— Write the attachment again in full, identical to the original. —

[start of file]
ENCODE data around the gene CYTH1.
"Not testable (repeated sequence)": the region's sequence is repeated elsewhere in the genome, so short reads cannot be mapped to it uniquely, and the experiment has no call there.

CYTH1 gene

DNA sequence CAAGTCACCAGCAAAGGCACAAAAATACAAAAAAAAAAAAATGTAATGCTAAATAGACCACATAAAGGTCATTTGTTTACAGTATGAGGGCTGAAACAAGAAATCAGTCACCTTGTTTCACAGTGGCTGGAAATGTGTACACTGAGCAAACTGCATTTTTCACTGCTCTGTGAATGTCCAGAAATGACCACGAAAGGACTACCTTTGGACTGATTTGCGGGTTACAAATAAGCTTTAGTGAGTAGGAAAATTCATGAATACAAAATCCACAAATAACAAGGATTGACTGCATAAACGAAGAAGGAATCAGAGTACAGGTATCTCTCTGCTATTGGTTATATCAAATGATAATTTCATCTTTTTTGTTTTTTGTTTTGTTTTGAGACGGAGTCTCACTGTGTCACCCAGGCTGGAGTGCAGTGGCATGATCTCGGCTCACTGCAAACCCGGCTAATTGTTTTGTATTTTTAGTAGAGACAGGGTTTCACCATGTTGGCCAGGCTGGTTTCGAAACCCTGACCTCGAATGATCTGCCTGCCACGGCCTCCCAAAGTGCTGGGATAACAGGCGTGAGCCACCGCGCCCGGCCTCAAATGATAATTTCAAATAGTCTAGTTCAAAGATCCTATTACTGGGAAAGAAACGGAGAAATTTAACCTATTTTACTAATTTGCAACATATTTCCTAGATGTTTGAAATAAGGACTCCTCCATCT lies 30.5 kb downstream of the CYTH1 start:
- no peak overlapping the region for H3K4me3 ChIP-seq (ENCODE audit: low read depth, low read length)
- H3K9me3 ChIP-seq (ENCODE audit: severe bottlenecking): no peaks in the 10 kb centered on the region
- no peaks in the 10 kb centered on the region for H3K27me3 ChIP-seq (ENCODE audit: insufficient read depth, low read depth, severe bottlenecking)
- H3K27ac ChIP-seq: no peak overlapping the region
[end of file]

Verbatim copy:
ENCODE data around the gene CYTH1.
"Not testable (repeated sequence)": the region's sequence is repeated elsewhere in the genome, so short reads cannot be mapped to it uniquely, and the experiment has no call there.

CYTH1 gene

DNA sequence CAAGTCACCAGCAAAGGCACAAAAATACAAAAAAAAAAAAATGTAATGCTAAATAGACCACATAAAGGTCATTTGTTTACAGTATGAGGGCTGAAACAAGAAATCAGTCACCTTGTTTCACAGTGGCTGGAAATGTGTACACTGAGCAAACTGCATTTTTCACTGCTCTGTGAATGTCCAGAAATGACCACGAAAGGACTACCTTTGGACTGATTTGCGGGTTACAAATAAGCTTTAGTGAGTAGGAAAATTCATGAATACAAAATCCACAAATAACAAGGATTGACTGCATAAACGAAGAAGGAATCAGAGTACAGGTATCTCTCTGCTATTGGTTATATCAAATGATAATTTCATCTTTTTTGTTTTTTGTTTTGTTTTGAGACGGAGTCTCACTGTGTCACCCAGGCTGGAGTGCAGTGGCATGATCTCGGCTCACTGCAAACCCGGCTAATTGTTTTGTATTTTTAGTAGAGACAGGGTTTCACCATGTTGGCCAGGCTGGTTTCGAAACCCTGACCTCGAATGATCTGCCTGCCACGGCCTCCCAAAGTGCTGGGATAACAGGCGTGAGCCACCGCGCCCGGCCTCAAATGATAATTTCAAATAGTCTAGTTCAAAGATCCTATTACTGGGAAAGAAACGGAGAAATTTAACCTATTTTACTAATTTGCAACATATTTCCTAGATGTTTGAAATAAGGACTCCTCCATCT lies 30.5 kb downstream of the CYTH1 start:
- no peak overlapping the region for H3K4me3 ChIP-seq (ENCODE audit: low read depth, low read length)
- H3K9me3 ChIP-seq (ENCODE audit: severe bottlenecking): no peaks in the 10 kb centered on the region
- no peaks in the 10 kb centered on the region for H3K27me3 ChIP-seq (ENCODE audit: insufficient read depth, low read depth, severe bottlenecking)
- H3K27ac ChIP-seq: no peak overlapping the region